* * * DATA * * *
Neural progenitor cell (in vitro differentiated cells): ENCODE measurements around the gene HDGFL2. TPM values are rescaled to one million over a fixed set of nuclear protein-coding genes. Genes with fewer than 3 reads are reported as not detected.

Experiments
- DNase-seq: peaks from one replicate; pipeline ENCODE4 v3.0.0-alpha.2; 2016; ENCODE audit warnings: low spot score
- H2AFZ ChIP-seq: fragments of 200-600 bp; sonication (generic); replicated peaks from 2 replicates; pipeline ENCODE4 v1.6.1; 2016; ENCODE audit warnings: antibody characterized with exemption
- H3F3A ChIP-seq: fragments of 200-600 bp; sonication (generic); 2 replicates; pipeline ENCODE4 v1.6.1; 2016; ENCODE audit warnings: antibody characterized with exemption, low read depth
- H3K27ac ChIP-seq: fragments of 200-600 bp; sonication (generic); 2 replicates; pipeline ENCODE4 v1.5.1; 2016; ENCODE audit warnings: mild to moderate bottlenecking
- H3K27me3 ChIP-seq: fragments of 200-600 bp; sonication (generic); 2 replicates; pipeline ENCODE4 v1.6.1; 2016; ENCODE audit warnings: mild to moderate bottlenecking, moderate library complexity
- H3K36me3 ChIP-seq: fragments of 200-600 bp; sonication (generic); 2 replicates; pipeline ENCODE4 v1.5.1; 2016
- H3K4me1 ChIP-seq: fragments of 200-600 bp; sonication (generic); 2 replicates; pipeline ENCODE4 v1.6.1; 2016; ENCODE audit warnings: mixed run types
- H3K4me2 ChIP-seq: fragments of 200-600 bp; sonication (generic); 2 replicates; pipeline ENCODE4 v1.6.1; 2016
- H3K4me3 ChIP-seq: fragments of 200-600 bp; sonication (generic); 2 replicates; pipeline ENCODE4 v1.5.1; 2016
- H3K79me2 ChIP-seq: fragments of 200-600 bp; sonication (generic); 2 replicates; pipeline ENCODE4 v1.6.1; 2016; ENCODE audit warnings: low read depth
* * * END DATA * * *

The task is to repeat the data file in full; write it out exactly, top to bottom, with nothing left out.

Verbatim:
Neural progenitor cell (in vitro differentiated cells): ENCODE measurements around the gene HDGFL2. TPM values are rescaled to one million over a fixed set of nuclear protein-coding genes. Genes with fewer than 3 reads are reported as not detected.

Experiments
- DNase-seq: peaks from one replicate; pipeline ENCODE4 v3.0.0-alpha.2; 2016; ENCODE audit warnings: low spot score
- H2AFZ ChIP-seq: fragments of 200-600 bp; sonication (generic); replicated peaks from 2 replicates; pipeline ENCODE4 v1.6.1; 2016; ENCODE audit warnings: antibody characterized with exemption
- H3F3A ChIP-seq: fragments of 200-600 bp; sonication (generic); 2 replicates; pipeline ENCODE4 v1.6.1; 2016; ENCODE audit warnings: antibody characterized with exemption, low read depth
- H3K27ac ChIP-seq: fragments of 200-600 bp; sonication (generic); 2 replicates; pipeline ENCODE4 v1.5.1; 2016; ENCODE audit warnings: mild to moderate bottlenecking
- H3K27me3 ChIP-seq: fragments of 200-600 bp; sonication (generic); 2 replicates; pipeline ENCODE4 v1.6.1; 2016; ENCODE audit warnings: mild to moderate bottlenecking, moderate library complexity
- H3K36me3 ChIP-seq: fragments of 200-600 bp; sonication (generic); 2 replicates; pipeline ENCODE4 v1.5.1; 2016
- H3K4me1 ChIP-seq: fragments of 200-600 bp; sonication (generic); 2 replicates; pipeline ENCODE4 v1.6.1; 2016; ENCODE audit warnings: mixed run types
- H3K4me2 ChIP-seq: fragments of 200-600 bp; sonication (generic); 2 replicates; pipeline ENCODE4 v1.6.1; 2016
- H3K4me3 ChIP-seq: fragments of 200-600 bp; sonication (generic); 2 replicates; pipeline ENCODE4 v1.5.1; 2016
- H3K79me2 ChIP-seq: fragments of 200-600 bp; sonication (generic); 2 replicates; pipeline ENCODE4 v1.6.1; 2016; ENCODE audit warnings: low read depth